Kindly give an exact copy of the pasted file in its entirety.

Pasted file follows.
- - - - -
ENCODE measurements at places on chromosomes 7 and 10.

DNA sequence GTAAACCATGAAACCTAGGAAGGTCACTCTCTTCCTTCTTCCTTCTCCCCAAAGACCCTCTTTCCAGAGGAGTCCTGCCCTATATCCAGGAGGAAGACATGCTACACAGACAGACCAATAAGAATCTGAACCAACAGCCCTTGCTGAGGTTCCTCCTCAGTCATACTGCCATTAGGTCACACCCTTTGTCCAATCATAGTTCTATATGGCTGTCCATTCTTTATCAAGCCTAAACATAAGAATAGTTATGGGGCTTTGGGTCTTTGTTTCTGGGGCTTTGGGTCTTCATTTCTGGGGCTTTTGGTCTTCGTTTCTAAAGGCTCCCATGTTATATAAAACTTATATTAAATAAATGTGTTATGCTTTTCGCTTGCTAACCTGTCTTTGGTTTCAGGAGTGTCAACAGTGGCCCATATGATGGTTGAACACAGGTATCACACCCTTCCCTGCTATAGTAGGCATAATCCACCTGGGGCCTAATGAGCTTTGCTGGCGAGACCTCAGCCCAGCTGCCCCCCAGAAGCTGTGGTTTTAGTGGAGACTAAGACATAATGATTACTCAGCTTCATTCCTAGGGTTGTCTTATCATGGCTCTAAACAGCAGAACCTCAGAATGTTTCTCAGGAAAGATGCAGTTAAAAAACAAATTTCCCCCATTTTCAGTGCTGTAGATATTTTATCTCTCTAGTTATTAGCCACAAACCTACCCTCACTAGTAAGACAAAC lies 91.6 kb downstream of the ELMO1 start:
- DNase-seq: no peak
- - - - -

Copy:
ENCODE measurements at places on chromosomes 7 and 10.

DNA sequence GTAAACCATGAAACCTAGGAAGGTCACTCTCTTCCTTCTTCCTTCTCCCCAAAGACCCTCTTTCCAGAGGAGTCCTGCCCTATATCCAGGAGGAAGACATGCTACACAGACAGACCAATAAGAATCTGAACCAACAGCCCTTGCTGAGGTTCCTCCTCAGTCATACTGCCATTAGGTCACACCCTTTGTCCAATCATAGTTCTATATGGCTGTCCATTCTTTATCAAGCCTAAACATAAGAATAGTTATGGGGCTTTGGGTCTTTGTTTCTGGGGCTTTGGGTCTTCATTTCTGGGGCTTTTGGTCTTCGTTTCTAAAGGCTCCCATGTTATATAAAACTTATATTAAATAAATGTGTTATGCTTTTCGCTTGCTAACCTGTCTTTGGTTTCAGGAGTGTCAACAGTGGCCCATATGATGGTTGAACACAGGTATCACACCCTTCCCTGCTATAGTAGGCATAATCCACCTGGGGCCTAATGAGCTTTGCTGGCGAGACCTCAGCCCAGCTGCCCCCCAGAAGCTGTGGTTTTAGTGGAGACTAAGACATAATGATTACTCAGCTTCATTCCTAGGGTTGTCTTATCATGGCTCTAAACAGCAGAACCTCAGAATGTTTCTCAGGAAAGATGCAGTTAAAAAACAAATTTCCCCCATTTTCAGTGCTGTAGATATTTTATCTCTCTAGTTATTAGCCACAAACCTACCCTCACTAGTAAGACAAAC lies 91.6 kb downstream of the ELMO1 start:
- DNase-seq: no peak